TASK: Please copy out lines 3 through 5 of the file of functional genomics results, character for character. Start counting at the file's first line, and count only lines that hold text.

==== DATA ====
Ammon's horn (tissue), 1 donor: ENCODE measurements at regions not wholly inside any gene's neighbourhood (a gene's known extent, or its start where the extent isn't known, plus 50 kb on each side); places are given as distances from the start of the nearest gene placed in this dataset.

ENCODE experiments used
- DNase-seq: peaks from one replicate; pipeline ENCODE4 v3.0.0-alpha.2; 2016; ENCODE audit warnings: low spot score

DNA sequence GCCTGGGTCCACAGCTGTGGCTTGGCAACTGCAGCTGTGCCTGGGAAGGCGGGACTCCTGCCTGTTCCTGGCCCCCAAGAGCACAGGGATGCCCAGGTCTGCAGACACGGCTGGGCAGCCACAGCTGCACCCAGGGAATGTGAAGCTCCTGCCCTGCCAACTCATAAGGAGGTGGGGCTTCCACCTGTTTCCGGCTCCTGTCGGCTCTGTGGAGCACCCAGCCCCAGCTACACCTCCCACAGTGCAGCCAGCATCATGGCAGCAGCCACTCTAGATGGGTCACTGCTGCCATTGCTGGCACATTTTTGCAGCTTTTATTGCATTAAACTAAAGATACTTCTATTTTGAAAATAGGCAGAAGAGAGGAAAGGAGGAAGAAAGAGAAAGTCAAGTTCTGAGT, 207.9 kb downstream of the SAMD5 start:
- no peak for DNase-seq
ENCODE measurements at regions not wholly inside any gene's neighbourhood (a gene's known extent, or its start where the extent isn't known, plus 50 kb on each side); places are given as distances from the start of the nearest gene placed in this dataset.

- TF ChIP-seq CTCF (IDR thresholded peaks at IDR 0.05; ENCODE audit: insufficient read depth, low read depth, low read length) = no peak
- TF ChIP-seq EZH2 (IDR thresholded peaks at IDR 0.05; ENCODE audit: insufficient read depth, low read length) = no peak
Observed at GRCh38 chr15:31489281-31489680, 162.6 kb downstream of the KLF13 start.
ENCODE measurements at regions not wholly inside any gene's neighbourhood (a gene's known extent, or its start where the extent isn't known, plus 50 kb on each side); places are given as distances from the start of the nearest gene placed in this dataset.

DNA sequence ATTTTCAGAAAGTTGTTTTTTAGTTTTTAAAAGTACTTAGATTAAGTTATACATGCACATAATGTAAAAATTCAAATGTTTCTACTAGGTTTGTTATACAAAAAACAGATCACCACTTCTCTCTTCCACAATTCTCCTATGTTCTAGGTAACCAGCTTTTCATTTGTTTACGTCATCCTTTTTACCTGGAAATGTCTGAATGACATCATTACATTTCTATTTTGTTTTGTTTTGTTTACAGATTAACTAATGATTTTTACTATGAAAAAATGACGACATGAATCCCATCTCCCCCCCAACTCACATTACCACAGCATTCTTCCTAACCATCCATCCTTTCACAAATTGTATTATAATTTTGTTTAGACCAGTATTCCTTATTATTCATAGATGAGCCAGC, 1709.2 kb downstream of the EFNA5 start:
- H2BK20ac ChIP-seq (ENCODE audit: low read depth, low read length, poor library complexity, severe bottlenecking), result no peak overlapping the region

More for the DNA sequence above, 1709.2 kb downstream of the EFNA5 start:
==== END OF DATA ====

- DNase-seq: peaks from one replicate; pipeline ENCODE4 v3.0.0-alpha.2; 2016; ENCODE audit warnings: low spot score

DNA sequence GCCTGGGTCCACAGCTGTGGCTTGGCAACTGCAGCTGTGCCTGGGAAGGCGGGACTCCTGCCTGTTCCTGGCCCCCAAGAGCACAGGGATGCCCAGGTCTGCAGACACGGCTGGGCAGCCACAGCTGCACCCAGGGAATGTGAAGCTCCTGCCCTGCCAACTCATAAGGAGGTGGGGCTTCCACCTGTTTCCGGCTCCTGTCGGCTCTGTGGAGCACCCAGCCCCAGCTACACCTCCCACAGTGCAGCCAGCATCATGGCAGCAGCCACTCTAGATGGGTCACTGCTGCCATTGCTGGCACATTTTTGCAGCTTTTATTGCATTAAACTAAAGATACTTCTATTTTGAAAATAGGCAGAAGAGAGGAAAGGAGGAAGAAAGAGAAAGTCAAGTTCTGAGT, 207.9 kb downstream of the SAMD5 start:
- no peak for DNase-seq